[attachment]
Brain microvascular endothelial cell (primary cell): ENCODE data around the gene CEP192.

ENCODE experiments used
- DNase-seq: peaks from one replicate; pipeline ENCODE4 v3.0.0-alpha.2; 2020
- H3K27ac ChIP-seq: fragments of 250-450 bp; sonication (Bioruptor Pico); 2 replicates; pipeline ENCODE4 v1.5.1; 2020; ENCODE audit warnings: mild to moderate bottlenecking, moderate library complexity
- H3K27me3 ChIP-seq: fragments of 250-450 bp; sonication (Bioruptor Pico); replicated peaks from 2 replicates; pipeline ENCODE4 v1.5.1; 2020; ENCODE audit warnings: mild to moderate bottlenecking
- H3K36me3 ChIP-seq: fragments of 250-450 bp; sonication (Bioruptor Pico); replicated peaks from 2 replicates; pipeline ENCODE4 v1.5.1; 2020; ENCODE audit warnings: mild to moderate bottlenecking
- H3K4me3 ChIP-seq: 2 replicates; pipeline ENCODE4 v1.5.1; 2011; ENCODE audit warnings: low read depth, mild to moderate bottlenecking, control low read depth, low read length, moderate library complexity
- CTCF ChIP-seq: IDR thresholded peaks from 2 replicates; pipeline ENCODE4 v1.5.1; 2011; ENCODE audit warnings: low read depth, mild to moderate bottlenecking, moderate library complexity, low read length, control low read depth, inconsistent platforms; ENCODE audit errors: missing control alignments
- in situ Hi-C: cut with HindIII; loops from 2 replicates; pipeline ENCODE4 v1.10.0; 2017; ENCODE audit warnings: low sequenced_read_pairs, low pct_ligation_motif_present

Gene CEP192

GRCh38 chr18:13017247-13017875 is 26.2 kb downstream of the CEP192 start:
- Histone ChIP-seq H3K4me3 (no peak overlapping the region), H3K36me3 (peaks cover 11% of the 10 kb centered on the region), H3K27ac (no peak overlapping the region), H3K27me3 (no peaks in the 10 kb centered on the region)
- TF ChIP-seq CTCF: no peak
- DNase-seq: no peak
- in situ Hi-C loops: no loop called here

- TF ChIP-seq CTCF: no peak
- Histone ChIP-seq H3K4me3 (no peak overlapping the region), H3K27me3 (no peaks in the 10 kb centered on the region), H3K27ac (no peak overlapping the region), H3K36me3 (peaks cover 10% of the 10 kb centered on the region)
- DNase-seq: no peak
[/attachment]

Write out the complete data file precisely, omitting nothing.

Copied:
Brain microvascular endothelial cell (primary cell): ENCODE data around the gene CEP192.

ENCODE experiments used
- DNase-seq: peaks from one replicate; pipeline ENCODE4 v3.0.0-alpha.2; 2020
- H3K27ac ChIP-seq: fragments of 250-450 bp; sonication (Bioruptor Pico); 2 replicates; pipeline ENCODE4 v1.5.1; 2020; ENCODE audit warnings: mild to moderate bottlenecking, moderate library complexity
- H3K27me3 ChIP-seq: fragments of 250-450 bp; sonication (Bioruptor Pico); replicated peaks from 2 replicates; pipeline ENCODE4 v1.5.1; 2020; ENCODE audit warnings: mild to moderate bottlenecking
- H3K36me3 ChIP-seq: fragments of 250-450 bp; sonication (Bioruptor Pico); replicated peaks from 2 replicates; pipeline ENCODE4 v1.5.1; 2020; ENCODE audit warnings: mild to moderate bottlenecking
- H3K4me3 ChIP-seq: 2 replicates; pipeline ENCODE4 v1.5.1; 2011; ENCODE audit warnings: low read depth, mild to moderate bottlenecking, control low read depth, low read length, moderate library complexity
- CTCF ChIP-seq: IDR thresholded peaks from 2 replicates; pipeline ENCODE4 v1.5.1; 2011; ENCODE audit warnings: low read depth, mild to moderate bottlenecking, moderate library complexity, low read length, control low read depth, inconsistent platforms; ENCODE audit errors: missing control alignments
- in situ Hi-C: cut with HindIII; loops from 2 replicates; pipeline ENCODE4 v1.10.0; 2017; ENCODE audit warnings: low sequenced_read_pairs, low pct_ligation_motif_present

Gene CEP192

GRCh38 chr18:13017247-13017875 is 26.2 kb downstream of the CEP192 start:
- Histone ChIP-seq H3K4me3 (no peak overlapping the region), H3K36me3 (peaks cover 11% of the 10 kb centered on the region), H3K27ac (no peak overlapping the region), H3K27me3 (no peaks in the 10 kb centered on the region)
- TF ChIP-seq CTCF: no peak
- DNase-seq: no peak
- in situ Hi-C loops: no loop called here

- TF ChIP-seq CTCF: no peak
- Histone ChIP-seq H3K4me3 (no peak overlapping the region), H3K27me3 (no peaks in the 10 kb centered on the region), H3K27ac (no peak overlapping the region), H3K36me3 (peaks cover 10% of the 10 kb centered on the region)
- DNase-seq: no peak